Image via Cathy Lynn Grossman / RNS

“These dark times call for a different kind of scholar. We must step into the fray,” Glaude said. He concluded, “If you choose to sit on the sideline, you have chosen a side."

Jim Wallis 11-21-2017

Gratitude, say religious leaders from many traditions, is one of the most important spiritual disciplines for a whole and healing life. And the discipline of remembering what and who you are most grateful for is especially important in difficult and even dangerous times like these. There are gratitude prayers, meditations, and walks, which focus our minds and hearts on the things and people we are most thankful for when we are most easily conscious of the things and people who make our times most difficult and even dangerous.

Image via George Levi / The Conversation.

The story of Soule’s and Cramer’s actions and their courage to say “no” to the killing of peaceful people at Sand Creek is an important chapter of U.S. history. I maintain that it is people like Soule and Cramer who truly deserve to be remembered through monuments and memorials, and can be a source for a different kind of historical understanding: one based not on abstract notions of justice and right, but upon the courage and integrity it takes to breathe life into those virtues.

Image via Felix Lipov/Shutterstock

Among the victims of police brutality was none other than Christ himself. While this notion conjures up mixed emotions — including unbearable sadness — we should also take heart. Jesus experienced and overcame police brutality — so can innocent, powerless black women and men. To do so, churches with those most affected by police violence in attendance must cultivate a liberating praxis of anti-oppression retaliation, which includes teaching the characteristics of Christ’s response to law enforcement victimization. The writings of the great theologian James Cone, and others after him allowed us to rip the misguided veil of blasphemy and usher black people into a newfound solidarity with Jesus of Nazareth.

the Web Editors 11-21-2017

Image via CNN

The footage captured via mobile phone shows young men being auctioned off like merchandise. The auctioneer asks for bids from buyers, with some being sold for the equivalent of $400 and handed over to their "masters."

U.S. Secretary of State Rex Tillerson speaks to staff members at the U.S. Mission to the U.N. in Geneva, Switzerland October 26, 2017. REUTERS/Alex Brandon/Pool/File Photo

A confidential State Department “dissent” memo not previously reported said Tillerson breached the Child Soldiers Prevention Act when he decided in June to exclude Iraq, Myanmar, and Afghanistan from a U.S. list of offenders in the use of child soldiers. This was despite the department publicly acknowledging that children were being conscripted in those countries.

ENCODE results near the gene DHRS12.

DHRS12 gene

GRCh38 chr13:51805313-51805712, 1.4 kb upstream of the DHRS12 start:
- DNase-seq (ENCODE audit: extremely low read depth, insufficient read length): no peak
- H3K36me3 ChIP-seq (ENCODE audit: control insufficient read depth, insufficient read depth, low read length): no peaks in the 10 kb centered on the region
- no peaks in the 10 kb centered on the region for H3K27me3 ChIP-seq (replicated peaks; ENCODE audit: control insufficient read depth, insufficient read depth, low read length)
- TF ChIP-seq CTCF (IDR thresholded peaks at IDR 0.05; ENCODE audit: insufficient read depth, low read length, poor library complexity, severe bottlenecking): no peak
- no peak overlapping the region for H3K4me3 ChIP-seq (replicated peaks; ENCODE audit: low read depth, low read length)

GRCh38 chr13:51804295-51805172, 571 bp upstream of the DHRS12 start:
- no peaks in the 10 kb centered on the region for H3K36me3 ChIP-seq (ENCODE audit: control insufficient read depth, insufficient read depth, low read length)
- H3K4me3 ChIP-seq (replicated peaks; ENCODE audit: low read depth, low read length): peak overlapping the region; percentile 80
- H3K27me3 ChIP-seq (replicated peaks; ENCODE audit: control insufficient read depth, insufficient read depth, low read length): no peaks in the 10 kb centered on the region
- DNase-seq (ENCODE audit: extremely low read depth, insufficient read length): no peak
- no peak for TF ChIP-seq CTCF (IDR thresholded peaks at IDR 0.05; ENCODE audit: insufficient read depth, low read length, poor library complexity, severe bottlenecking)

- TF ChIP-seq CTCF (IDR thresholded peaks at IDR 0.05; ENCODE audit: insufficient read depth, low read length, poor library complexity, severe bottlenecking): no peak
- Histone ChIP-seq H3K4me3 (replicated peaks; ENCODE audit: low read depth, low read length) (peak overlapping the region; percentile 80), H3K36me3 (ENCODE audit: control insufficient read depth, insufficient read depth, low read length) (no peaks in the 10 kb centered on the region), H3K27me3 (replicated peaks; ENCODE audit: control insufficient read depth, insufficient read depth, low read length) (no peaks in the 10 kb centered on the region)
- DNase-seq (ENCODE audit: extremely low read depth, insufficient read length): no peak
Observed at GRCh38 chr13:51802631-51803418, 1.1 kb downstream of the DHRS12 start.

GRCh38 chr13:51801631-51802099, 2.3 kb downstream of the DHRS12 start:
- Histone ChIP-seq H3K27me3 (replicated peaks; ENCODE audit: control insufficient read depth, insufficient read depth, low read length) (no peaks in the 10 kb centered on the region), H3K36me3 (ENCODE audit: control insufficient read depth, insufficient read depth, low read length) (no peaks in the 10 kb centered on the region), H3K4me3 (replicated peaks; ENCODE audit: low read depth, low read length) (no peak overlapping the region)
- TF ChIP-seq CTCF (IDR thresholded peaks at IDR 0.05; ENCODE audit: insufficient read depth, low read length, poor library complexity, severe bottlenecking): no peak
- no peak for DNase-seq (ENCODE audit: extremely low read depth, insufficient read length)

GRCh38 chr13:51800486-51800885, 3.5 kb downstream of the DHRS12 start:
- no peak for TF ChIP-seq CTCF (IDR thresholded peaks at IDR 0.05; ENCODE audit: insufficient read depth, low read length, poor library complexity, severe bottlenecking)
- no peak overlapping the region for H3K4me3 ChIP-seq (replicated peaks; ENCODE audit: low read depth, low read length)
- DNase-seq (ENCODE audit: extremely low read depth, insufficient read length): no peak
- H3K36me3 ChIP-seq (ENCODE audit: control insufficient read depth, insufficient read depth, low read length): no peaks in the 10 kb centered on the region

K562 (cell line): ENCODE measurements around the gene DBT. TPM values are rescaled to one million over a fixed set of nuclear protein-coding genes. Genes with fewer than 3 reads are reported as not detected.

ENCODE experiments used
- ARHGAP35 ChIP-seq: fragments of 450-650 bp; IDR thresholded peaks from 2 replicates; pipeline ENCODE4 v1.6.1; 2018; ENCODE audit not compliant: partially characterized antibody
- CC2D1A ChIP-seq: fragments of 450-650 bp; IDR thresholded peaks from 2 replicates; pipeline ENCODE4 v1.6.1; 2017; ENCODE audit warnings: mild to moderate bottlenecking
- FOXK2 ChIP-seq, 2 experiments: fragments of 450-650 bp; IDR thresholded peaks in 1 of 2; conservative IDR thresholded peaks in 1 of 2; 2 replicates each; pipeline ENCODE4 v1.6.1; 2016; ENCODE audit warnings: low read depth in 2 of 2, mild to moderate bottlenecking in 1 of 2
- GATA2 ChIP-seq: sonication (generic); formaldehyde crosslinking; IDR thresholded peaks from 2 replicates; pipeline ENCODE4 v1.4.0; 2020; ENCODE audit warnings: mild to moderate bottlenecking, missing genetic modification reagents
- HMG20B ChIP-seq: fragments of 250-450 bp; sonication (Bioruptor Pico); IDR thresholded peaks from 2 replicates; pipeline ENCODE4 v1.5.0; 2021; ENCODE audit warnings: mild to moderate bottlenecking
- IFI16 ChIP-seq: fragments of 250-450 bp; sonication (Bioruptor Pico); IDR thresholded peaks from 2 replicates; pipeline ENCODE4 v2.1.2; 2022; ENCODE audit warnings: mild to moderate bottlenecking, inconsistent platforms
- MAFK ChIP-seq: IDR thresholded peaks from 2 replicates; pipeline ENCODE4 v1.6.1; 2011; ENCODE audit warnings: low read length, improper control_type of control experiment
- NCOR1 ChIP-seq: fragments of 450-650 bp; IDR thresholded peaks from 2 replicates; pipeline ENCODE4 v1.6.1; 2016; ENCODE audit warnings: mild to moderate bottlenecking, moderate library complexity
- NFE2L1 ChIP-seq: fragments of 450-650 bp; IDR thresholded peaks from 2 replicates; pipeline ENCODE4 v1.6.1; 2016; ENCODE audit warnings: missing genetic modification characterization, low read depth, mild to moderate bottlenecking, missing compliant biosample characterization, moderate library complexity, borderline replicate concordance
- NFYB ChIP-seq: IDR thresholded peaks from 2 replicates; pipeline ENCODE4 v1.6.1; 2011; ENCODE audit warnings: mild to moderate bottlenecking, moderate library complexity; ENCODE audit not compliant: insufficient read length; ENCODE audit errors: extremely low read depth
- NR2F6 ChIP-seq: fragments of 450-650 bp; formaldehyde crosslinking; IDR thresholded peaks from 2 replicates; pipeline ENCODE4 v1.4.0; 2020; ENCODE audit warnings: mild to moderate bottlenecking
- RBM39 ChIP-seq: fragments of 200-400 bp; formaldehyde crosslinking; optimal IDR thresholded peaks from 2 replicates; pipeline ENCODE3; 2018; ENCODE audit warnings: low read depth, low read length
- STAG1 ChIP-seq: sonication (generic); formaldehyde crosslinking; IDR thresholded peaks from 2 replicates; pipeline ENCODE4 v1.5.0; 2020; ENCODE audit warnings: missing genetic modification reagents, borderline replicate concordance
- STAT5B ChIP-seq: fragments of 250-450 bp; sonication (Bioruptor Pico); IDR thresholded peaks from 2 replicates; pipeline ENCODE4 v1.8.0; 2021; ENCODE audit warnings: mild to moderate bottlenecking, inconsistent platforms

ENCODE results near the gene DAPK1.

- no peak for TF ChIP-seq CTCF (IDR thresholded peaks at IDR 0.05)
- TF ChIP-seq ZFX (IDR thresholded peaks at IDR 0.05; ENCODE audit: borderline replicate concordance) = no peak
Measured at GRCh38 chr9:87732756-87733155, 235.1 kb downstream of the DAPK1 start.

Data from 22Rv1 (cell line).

Kaitlin Curtice 11-21-2017

Sometimes we don’t know what to pray,
or how to talk to you about fixing what’s broken.
We pray in generalities, that you’ll
“be with us, guide us, restore us”
but sometimes, that’s not the tangible need
we really want to name.

Judge Roy Moore speaks as he participates in the Mid-Alabama Republican Club's Veterans Day Program in Vestavia Hills, Alabama, U.S., November 11, 2017. REUTERS/Marvin Gentry

“He is nothing but a godly man trying to make this country come to its senses because of liberals and the other side of the fence trying to protect their evil ways,” an evangelical supporter of Moore recently told a reporter at Jackson, Ala.’s Walker Springs Road Baptist Church.

the Web Editors 11-20-2017

A U.S. flag flutters over top of the skyline of New York (R) and Jersey City (L), as seen from Bayonne, N.J., Aug. 6, 2011. REUTERS/Gary Hershorn
 

The United States will end in July 2019 a special status given to about 59,000 Haitian immigrants that protects them from deportation, senior Trump administration officials said on Monday.

the Web Editors 11-20-2017

 A TransCanada Keystone Pipeline pump station operates outside Steele City, Nebraska March 10, 2014. REUTERS/Lane Hickenbottom/File Photo

The Commission was tasked with determining whether the project is in the state's interest, but was prohibited from evaluating environmental issues because the pipeline already has an environmental permit.  

Though the Obama administration rejected the project in 2015 on environmental grounds, President Trump reversed the decision in March 2017, saying the construction of the pipeline would produce increased jobs and decreased fuel prices. The reversal of the decision has been met with staunch opposition by those fighting for environmenal justice and indigenous rights. 

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